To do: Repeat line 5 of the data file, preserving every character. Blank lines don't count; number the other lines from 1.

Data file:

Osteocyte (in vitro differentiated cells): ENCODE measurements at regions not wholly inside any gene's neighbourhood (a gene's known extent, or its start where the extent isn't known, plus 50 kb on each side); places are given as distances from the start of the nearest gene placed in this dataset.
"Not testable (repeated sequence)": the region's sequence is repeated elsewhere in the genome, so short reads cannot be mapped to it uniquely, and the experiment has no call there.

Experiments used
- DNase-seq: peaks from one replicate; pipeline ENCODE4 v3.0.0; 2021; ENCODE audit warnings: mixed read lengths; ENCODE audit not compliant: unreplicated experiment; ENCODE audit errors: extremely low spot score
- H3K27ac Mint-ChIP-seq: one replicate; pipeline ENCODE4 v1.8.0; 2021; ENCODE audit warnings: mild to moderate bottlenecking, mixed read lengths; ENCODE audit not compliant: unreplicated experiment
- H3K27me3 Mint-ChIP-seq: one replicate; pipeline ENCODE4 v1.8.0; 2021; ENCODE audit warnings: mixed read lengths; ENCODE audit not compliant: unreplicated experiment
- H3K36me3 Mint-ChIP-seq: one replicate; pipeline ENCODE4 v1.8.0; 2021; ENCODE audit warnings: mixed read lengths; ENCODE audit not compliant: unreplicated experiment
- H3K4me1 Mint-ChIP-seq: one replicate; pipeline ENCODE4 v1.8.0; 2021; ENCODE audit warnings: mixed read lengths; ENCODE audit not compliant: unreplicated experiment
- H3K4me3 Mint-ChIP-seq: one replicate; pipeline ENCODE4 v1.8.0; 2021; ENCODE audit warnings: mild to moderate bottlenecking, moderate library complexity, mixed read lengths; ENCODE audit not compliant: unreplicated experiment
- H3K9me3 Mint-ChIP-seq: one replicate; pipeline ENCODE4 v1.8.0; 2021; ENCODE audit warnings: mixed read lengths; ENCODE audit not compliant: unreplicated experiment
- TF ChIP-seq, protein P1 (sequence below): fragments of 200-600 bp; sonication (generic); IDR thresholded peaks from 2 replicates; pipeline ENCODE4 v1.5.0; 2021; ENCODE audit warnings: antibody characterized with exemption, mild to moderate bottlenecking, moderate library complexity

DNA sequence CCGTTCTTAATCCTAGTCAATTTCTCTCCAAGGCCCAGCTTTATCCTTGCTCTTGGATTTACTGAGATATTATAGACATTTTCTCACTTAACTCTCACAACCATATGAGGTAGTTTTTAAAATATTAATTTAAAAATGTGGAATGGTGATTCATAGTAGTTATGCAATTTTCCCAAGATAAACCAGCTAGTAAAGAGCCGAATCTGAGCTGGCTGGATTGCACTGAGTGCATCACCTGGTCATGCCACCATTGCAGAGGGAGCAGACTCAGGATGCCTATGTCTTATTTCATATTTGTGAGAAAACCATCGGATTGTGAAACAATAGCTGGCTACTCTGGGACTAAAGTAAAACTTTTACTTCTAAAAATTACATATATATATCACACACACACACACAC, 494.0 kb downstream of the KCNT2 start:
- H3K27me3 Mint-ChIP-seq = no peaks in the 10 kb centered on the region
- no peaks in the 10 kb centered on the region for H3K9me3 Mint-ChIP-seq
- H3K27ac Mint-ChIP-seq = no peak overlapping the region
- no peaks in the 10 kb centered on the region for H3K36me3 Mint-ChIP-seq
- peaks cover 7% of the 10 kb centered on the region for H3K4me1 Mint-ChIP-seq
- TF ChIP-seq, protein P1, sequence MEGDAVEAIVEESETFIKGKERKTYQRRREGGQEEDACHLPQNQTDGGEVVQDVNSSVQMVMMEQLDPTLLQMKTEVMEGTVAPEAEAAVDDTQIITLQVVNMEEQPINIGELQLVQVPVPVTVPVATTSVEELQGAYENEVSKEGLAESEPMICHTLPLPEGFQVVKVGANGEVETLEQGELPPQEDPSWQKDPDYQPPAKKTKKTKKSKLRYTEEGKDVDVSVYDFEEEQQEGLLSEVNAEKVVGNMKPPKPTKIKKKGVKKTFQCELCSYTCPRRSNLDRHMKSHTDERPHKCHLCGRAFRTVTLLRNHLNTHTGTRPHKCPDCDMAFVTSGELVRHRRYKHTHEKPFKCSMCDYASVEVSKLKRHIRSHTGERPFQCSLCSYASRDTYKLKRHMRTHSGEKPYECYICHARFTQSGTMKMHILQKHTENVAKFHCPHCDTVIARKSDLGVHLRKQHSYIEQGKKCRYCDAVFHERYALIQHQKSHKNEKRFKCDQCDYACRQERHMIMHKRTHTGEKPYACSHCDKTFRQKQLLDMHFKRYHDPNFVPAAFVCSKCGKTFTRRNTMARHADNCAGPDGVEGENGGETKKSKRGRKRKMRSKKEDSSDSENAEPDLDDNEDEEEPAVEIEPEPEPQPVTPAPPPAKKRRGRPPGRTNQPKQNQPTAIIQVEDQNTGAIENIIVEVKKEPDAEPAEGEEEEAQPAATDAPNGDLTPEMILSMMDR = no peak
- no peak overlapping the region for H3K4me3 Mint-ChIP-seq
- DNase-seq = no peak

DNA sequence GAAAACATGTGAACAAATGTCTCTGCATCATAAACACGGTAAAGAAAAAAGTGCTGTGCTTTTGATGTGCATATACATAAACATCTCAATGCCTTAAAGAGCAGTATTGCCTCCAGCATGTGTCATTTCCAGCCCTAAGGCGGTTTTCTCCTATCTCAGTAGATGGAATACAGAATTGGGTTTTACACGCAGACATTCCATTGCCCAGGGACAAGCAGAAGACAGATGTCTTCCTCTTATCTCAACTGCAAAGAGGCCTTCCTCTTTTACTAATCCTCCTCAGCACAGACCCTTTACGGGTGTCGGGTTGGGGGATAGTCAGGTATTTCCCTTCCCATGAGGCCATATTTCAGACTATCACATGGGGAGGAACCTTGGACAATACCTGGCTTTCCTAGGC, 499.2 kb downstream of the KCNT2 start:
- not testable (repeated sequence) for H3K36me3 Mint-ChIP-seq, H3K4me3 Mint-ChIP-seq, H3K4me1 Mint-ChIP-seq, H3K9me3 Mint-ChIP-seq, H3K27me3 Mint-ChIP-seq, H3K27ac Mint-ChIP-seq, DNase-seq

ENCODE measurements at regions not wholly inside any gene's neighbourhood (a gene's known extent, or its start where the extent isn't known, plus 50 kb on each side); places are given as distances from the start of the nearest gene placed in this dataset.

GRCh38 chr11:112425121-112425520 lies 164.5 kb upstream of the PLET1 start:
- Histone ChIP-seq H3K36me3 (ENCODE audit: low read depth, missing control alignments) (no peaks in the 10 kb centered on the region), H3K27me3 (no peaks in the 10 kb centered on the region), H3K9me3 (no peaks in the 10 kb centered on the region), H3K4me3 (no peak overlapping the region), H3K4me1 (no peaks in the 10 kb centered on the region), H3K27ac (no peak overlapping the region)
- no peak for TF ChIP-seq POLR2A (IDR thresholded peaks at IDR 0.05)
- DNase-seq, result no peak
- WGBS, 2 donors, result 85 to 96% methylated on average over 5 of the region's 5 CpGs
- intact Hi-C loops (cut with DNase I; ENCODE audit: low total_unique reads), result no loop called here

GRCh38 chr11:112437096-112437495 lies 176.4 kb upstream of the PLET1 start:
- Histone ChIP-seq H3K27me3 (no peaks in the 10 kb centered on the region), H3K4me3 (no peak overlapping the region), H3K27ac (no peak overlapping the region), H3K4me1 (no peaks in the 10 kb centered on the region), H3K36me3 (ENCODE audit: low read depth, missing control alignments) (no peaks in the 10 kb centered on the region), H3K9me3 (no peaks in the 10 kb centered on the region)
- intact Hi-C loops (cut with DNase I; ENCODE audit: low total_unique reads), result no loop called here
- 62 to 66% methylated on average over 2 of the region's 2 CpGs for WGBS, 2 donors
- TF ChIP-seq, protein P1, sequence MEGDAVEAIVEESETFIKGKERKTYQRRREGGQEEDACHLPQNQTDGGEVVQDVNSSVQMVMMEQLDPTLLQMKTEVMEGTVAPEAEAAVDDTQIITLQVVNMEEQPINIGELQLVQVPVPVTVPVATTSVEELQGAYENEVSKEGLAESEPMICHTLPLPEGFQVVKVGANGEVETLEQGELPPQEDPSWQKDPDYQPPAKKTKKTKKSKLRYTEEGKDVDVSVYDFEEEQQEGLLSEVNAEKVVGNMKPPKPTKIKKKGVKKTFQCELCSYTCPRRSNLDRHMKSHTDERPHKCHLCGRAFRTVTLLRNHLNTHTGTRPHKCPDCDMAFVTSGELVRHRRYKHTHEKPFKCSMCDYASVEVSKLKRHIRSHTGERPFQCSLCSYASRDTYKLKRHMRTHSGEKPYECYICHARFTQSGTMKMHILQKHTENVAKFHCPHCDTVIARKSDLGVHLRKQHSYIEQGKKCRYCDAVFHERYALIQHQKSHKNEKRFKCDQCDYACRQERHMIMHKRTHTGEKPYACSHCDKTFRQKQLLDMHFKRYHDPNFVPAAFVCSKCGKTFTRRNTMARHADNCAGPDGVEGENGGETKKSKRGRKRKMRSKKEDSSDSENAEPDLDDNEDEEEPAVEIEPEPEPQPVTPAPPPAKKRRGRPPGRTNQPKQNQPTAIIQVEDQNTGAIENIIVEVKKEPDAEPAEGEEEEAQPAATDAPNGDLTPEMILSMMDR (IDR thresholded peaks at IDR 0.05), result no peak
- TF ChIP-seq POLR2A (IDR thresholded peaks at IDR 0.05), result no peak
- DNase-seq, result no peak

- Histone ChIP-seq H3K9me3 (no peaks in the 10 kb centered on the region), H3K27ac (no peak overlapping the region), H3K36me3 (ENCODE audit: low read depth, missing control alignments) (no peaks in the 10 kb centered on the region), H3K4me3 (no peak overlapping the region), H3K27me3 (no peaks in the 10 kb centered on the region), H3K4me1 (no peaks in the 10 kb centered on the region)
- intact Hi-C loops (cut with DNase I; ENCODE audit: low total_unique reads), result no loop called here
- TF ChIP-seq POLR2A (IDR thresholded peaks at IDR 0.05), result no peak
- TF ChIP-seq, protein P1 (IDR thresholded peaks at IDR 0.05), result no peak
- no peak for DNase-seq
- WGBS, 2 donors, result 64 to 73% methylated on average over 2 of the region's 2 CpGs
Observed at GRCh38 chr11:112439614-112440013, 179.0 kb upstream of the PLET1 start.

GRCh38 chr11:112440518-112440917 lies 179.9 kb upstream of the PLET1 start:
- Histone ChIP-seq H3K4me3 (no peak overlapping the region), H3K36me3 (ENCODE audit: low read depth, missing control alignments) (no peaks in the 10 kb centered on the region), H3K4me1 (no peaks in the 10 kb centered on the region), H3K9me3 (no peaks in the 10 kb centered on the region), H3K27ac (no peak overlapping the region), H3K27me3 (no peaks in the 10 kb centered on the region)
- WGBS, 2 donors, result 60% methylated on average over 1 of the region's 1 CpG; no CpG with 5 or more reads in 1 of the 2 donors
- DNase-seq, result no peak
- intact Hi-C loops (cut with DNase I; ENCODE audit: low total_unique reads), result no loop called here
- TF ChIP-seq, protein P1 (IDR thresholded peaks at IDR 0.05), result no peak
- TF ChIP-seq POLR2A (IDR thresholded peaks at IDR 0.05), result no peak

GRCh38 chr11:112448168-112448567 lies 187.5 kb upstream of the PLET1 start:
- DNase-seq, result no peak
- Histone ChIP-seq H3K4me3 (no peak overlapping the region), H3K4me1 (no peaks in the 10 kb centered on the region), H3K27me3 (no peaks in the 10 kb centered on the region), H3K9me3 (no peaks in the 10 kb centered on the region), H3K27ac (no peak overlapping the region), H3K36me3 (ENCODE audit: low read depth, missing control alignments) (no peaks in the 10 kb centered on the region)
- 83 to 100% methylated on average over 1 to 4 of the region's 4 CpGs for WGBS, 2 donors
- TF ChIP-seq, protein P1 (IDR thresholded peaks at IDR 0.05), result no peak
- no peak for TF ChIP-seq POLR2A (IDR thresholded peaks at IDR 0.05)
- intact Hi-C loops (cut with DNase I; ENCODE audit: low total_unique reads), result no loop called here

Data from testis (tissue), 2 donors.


- H3K27ac Mint-ChIP-seq: one replicate; pipeline ENCODE4 v1.8.0; 2021; ENCODE audit warnings: mild to moderate bottlenecking, mixed read lengths; ENCODE audit not compliant: unreplicated experiment